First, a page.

On his arrival at Lecompton, the governor immediately had a warrant drawn and placed in the hands of the United States marshal, for the arrest of the murderer, for the execution of which warrant the whole of the United States force was at his disposal. Several days elapsed, and no return was made, nor had any disposition been discovered to effect the governor's wishes in the matter.
In the mean time the marshal and his deputies were extremely active in obtaining and executing warrants against free-state men, some of them upon the most trivial and unwarrantable charges. To accomplish this object, requisitions were daily made upon the governor for troops, until it became so annoying to himself, and evidenced so clearly a spirit of persecution on the part of the officials, that he was compelled to refuse compliance with these requisitions. Charges for offences alleged to have been committed months before, were trumped up, and the accused were hunted down, and thrust into prison, and there held until released by the intercession of the governor, or upon an examination being demanded, no accuser or witness appeared. Mr. C. W. Babcock, postmaster at Lawrence, and several other respectable gentlemen, were arrested at Topeka, and brought to Lecompton as prisoners. As their names did not appear in the warrant held by the deputy-marshal who made the arrests, inquiry was instituted in regard to his conduct, when it appeared they were seized under the general appellation of "others," the warrant demanding the arrest of certain parties named, "and others." They were free-state men, or abolitionists, and that fact was sufficient to justify the outrage.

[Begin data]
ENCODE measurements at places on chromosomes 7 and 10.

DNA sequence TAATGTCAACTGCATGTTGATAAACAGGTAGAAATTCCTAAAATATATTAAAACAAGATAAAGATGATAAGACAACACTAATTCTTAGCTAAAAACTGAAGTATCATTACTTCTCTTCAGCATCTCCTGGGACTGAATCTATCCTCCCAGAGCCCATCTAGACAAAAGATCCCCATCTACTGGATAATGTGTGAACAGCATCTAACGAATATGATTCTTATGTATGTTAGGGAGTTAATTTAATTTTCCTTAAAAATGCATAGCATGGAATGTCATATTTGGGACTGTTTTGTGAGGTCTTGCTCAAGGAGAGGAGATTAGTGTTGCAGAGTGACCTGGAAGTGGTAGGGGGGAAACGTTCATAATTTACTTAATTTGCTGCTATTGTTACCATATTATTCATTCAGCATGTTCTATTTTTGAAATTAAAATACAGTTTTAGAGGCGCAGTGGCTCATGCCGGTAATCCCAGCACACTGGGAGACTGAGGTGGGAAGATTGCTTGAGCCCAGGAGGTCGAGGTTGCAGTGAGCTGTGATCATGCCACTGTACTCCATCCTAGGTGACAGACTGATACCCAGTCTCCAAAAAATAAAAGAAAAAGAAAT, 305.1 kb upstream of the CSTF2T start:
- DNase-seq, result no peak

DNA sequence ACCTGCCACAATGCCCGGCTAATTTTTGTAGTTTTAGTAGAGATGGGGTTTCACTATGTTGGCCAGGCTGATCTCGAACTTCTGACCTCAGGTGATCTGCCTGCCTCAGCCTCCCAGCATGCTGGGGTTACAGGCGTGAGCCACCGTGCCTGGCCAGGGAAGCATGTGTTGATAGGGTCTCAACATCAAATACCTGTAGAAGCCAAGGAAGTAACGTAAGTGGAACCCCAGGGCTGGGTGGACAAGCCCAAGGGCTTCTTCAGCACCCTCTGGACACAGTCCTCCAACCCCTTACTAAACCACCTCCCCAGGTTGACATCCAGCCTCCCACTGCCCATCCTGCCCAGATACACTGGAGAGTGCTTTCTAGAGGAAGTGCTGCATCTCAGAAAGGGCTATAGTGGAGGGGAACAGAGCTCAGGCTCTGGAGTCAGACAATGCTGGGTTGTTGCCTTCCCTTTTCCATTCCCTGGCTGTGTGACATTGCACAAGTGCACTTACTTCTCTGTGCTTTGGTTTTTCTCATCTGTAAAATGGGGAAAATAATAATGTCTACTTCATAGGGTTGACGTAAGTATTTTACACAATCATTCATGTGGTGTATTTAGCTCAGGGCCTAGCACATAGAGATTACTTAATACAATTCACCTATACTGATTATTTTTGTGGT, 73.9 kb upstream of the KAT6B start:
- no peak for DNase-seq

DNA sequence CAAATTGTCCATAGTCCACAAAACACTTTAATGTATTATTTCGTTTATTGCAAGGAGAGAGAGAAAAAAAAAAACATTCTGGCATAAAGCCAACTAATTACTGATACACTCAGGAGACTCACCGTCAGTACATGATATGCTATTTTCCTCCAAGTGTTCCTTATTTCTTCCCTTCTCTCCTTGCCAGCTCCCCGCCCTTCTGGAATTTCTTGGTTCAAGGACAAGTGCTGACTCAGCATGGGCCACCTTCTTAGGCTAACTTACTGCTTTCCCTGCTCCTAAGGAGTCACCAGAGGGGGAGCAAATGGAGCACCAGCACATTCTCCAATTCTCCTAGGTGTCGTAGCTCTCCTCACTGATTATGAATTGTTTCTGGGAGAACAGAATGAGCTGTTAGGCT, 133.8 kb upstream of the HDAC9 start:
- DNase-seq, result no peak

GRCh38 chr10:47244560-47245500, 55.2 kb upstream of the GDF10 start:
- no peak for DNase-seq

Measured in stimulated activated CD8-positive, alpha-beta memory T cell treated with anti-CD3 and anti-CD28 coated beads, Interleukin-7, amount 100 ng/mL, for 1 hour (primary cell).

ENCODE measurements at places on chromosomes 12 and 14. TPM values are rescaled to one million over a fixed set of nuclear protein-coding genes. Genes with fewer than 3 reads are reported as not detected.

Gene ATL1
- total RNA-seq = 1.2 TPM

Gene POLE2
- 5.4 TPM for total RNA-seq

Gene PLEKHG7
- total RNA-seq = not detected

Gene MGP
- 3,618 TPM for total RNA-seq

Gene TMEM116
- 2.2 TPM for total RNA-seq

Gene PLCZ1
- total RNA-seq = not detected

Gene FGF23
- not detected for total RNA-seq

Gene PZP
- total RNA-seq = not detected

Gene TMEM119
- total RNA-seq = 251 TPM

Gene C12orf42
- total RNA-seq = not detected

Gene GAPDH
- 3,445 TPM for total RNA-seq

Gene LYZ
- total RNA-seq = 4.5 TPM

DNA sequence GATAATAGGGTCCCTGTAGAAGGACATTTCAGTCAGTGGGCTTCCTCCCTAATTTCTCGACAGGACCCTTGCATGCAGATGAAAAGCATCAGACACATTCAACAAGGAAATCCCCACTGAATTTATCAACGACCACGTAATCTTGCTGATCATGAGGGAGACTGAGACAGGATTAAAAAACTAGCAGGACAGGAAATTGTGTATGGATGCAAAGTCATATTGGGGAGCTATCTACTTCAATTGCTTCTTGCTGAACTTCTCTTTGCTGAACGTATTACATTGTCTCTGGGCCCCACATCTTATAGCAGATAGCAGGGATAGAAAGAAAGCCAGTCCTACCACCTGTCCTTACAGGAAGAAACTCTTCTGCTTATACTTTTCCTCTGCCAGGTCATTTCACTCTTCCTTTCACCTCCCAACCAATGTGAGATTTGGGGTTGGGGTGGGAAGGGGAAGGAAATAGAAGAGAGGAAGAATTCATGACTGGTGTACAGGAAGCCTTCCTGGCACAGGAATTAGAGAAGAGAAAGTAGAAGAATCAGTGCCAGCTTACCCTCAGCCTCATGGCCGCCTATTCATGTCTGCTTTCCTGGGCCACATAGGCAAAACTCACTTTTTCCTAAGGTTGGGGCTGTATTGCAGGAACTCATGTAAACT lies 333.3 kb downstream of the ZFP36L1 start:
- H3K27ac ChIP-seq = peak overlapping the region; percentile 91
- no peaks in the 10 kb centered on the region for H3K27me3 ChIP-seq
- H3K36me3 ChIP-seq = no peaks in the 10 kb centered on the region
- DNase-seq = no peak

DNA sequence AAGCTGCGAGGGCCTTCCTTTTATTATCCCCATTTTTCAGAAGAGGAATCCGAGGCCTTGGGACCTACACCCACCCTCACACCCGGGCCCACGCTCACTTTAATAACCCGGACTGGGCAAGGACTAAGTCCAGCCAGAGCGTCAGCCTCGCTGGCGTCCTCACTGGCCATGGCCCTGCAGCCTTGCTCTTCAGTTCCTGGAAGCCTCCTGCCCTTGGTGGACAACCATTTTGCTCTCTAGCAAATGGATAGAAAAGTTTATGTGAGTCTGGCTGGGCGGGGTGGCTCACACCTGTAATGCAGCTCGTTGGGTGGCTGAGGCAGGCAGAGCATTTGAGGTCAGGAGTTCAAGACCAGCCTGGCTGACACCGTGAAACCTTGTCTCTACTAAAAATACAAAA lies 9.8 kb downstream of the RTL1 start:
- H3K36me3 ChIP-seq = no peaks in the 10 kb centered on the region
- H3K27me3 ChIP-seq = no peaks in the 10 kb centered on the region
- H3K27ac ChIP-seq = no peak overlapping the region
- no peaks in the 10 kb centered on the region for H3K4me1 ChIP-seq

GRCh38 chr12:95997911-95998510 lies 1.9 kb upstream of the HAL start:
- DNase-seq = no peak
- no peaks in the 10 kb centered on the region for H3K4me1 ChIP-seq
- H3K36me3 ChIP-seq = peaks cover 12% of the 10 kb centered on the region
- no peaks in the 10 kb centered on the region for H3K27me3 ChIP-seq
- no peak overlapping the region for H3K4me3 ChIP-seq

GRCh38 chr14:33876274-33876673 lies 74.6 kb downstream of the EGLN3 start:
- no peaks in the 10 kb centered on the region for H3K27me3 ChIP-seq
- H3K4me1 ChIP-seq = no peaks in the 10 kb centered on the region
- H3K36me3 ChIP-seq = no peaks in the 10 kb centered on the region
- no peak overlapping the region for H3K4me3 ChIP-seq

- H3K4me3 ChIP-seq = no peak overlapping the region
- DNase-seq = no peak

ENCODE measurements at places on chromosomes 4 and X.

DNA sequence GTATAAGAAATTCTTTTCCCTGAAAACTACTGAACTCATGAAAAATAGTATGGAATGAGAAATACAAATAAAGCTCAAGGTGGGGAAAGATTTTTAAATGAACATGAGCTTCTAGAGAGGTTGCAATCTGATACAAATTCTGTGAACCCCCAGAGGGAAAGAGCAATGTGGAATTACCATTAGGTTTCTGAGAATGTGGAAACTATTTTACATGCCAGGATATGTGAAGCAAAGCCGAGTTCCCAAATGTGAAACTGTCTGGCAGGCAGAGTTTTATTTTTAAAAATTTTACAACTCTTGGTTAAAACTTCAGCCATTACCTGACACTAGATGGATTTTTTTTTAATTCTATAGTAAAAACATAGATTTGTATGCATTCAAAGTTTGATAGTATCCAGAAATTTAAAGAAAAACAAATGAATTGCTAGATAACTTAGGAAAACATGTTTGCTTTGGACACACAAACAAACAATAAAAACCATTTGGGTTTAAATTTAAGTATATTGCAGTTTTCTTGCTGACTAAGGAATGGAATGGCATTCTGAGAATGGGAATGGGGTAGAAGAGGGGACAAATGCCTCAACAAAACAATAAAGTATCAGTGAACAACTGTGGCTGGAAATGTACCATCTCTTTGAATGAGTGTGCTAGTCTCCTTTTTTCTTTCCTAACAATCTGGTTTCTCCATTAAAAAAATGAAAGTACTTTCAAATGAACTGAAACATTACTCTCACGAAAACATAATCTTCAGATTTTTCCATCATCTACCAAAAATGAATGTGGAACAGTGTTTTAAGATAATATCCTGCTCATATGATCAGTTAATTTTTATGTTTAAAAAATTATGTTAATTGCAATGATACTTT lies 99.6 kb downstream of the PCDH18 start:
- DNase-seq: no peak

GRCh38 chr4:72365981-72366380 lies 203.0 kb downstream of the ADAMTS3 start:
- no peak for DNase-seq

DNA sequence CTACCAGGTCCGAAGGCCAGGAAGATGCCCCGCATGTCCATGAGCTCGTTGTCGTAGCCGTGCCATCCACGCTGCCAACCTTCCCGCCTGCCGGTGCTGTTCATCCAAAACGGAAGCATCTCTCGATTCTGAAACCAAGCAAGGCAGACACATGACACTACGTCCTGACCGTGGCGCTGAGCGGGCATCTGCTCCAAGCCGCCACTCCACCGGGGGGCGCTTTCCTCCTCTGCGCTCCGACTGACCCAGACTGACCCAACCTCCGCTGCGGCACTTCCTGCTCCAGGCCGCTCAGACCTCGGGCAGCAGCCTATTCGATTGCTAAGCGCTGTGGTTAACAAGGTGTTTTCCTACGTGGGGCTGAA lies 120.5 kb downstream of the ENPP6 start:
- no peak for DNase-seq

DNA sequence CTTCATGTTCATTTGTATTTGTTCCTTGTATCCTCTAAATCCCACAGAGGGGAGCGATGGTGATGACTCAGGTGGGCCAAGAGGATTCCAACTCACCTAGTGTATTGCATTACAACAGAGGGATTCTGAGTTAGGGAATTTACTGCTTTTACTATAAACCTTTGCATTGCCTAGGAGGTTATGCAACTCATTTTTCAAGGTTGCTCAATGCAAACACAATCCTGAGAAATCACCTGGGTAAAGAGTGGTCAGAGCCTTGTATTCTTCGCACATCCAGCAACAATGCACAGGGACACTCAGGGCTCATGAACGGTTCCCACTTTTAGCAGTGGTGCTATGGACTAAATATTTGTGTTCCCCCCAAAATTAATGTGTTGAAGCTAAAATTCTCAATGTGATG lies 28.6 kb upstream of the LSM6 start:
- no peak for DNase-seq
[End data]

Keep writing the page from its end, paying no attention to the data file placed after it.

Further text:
Whilst these proceedings were being conducted with surprising and admirable industry and activity, and additions were almost every hour being made to the swelling crowd of free- state prisoners, not one arrest had yet been made of a pro- slavery man. The murderer of Barber ran at large, and was daily in conversation with the marshal, and drinking whiskey with the sheriff. Buffum's murderer, though known, was unsought. John H. Stringfellow, Ira Morris, James A. Headley, William Martin, Captain Parker, William Simmons, and many others, all pro-slavery men, and charged with serious crimes, were at liberty, though warrants against them were in the marshal's hands, and the governor had given him requisitions upon General Smith and Col. Cook for a sufficient number of troops to secure their persons.
Justly indignant at the one-sided policy that was clearly being pursued by the territorial officers, the governor addressed the following note to Marshal Donalson:--